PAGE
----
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FLEXO Magazine : June 2009
FTA TODAY coffee shops two to three times a week. When asked the top reasons for drinking coffee—75 percent insisted they preferred tea! With a little more research, the team found that tea has outstanding health 6mm CL static cling TC 90# liner was chosen for the clings. The package was printed at a 21-degree angle so that the folds were not made in the tear direction. The clings and packaging were designed to be reusable, which is more sustainable than recycling. Durability tests proved the materials were still usable even after 10 weeks of handling. Very little trapping was required because of the fl exofriendly designs. The blue elephant on the yellow fl ood packaging and details in the fl owers used a .008in. trap. Two white plates were used on the cling for areas that had to be readable, including the targets. The press was calibrated and characterized using an IT8 test target. The students ran to FIRST densities (1.00Y, 1.25M, 1.35C, 1.50K). They also calculated dot gain curves for both substrates. The water-based press was characterized as having the smallest color gamut, so they color managed within those limitations. Densities had to be adjusted on press to match the proof. The fi nal printed products showed a delta E of 7.71, which would be unacceptable in industry, but the delta E of the brand image— the elephant balanced on a globe—was 1.71. The team from Dunwoody earned trophies for Graphics and Execution for its line of tea packaging that focuses on reuse over recycling. benefi ts but, is a highly underdeveloped market. Olson informed judges that the market (students) use travels mugs, is generally pro-charity and pro-environment. The group developed three product lines based on the most commonly drank types of tea: PuraTea (green tea), ImmunaTea (goji tea), and TranquilaTea (white tea). To maintain the natural and environmental emphasis, the colors tan, blue and a “deep earthy green” were chosen as the primary brand colors. Packaging solutions included a box, a travel mug cling, and a window cling. A matte welded litho was chosen for the box for visual and functional properties, and Fasson® Roll® RapidSTIRRING UP APPROVAL With a wave of their collective hands, students from Ryerson University wowed judges with an original concept for a singleserve tea wand. The team—Lissa Davey, Mike Krispanis, Keri MacLellan, Adam MacIsaac, Nathan Plavnick, and Saleh Abdel Motaal—were inspired by SugArt’s branded sugar wands, which allow consumers to introduce sweetener to a beverage in a manner that lets them to stir it when a spoon is not available or convenient. The inner package uses a silver cosmetic web co-extruded polyester foil with heat- Ingenuity and creativity earn the students from Ryerson the trophy for Concept for its Gutenberg single-serve teas. The team from Ryerson University: Saleh Abdel-Motaal, Lissa Davey, Keri MacLellan, Nate Plavnick, Adam MacIsaac, and Professor Ian Baitz. sealing resins. This material would withstand temperatures of 100ºC. The inner package was laminated with reverse printed fi lm to ensure that the inks would not seep into the beverage. An inner package was perforated on press using a die that formed a mesh on the lower portion of the fi nal product height. This allowed for using the product packaging as a stirring tool without removing the product. The intermediate package used 40# C1S heat sealable paper. This material offered protection from moisture that traditional single-serve sugar pack paper substrates do not. For graphics, the students went with pseudo-Gothic imag- ery, and selected the name Gutenberg for the product, which both referenced printing and conjured images of technological revolution through innovation. Classical, rough handwriting-style lettering with metallic ink for texture and eye appeal contrasted deliberately with minimalist graphics. GO, TEAM, GO! Citing a study claiming that 37 percent of college students drink at least one cup of coffee per day, the team from Central Piedmont Community College (CPCC) presented to judges their concept for a series of short-run, coffee bags tailored to each school’s individual needs. Priscilla Kay, Andy Knapp, Zach Onstot, and Jason Reid were recognized in the Research category. The team from Dunwoody: Professor Shawn Oetjen, Josiah Mitchell, Cait Peschken, Trevor Olson, David Mitchell, and Matt Grotz and Professor Tom Herold. 62 FLEXO JUNE 2009 The group began by examining local coffee shops, both on and off-campuses. They scrutinized such brands as Starbucks, Caribou, Dunkin Donuts, and the coffee shops at www. f le xography. org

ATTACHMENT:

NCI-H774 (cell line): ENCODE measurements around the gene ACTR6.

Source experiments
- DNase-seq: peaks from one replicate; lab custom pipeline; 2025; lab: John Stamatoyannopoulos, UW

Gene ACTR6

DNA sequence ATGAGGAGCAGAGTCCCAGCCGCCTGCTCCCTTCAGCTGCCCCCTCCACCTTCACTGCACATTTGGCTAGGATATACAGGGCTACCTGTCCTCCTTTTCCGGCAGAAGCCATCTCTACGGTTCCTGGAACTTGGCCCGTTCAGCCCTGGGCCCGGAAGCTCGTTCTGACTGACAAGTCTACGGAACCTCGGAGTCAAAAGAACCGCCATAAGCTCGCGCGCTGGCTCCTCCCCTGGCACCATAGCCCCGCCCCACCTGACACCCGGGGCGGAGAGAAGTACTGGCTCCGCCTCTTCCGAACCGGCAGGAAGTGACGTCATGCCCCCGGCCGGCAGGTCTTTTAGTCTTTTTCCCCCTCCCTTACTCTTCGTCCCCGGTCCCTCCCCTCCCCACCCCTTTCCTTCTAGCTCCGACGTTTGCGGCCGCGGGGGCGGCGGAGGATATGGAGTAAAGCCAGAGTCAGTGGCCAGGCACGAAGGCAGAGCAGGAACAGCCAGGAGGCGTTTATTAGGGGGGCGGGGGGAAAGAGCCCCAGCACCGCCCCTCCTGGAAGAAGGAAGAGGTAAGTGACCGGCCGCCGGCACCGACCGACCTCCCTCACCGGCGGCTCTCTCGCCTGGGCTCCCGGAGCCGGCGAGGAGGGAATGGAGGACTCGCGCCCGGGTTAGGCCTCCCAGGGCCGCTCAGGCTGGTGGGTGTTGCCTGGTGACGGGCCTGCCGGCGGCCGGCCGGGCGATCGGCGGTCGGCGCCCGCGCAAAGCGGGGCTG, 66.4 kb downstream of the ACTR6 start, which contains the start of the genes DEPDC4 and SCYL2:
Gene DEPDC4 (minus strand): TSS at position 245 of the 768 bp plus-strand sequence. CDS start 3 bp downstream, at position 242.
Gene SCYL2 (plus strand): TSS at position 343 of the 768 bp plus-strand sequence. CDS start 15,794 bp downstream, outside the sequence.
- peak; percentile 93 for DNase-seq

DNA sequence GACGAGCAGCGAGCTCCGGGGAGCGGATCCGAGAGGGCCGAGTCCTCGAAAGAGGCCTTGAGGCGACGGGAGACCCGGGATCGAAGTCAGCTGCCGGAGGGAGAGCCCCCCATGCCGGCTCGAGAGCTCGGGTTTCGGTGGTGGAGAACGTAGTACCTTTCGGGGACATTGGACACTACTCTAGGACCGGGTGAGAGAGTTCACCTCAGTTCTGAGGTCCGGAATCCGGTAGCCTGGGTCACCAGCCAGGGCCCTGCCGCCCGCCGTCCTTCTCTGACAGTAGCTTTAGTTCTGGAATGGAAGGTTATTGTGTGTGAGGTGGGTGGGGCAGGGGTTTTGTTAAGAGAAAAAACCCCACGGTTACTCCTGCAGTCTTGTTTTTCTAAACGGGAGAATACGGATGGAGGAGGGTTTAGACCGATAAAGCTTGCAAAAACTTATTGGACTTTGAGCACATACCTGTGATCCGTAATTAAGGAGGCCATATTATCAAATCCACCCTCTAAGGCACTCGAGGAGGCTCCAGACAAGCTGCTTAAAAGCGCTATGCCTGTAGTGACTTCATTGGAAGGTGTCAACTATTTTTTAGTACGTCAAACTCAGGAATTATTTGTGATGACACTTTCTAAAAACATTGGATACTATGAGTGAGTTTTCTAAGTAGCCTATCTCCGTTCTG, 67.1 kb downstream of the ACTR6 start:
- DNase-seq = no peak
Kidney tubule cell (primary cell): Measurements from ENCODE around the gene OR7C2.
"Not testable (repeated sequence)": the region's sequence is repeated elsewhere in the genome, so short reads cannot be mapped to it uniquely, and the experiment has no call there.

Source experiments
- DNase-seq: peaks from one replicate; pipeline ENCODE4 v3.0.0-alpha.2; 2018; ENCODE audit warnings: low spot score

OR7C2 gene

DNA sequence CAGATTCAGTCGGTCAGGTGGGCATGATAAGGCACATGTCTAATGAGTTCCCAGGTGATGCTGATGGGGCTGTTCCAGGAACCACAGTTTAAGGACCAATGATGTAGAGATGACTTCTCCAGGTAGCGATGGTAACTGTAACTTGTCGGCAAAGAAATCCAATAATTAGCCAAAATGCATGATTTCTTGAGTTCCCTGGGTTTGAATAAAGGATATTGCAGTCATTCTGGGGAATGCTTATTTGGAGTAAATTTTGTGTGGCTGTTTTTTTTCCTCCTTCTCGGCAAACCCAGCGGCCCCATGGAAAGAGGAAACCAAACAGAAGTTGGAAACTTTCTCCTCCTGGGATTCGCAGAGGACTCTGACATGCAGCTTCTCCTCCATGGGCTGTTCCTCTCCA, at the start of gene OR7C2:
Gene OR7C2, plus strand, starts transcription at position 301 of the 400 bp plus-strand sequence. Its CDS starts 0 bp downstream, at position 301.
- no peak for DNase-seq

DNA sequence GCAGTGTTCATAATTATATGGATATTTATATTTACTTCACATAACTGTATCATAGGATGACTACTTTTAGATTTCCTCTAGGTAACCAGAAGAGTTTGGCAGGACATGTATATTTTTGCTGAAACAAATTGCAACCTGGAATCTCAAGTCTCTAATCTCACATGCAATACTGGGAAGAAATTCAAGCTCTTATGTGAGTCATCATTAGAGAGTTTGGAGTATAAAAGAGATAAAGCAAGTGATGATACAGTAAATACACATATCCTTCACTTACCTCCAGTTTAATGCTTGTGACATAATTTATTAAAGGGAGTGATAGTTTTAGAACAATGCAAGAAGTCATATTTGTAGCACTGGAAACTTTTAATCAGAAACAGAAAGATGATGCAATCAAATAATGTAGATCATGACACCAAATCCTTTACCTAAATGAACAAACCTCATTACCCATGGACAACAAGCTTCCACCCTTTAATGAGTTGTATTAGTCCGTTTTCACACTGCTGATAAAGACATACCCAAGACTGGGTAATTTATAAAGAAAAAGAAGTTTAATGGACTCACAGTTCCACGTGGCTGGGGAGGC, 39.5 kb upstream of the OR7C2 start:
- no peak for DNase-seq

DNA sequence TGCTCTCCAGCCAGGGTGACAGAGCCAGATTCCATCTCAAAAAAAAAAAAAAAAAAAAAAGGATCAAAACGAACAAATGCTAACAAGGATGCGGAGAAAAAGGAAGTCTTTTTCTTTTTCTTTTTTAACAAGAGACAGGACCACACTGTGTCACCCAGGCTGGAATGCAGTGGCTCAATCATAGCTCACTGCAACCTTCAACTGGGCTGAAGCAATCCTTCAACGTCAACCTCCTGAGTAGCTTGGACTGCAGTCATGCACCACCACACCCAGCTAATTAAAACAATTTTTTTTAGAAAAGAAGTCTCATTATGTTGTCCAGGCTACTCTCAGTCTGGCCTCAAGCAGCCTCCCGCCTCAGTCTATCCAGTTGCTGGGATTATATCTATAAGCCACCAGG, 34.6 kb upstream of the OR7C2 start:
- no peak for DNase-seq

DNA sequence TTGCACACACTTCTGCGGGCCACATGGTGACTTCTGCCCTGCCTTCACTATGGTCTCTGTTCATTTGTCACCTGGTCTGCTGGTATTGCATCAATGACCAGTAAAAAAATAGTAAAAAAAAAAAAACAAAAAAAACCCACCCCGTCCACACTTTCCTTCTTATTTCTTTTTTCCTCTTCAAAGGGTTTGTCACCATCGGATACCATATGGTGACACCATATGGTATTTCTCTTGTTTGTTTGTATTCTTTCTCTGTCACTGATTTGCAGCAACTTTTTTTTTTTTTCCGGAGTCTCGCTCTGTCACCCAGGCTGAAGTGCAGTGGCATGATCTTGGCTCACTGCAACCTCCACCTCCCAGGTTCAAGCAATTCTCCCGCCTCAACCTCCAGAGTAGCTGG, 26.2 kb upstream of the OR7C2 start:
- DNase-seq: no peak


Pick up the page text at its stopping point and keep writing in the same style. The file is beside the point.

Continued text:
Sustainable Spring 2009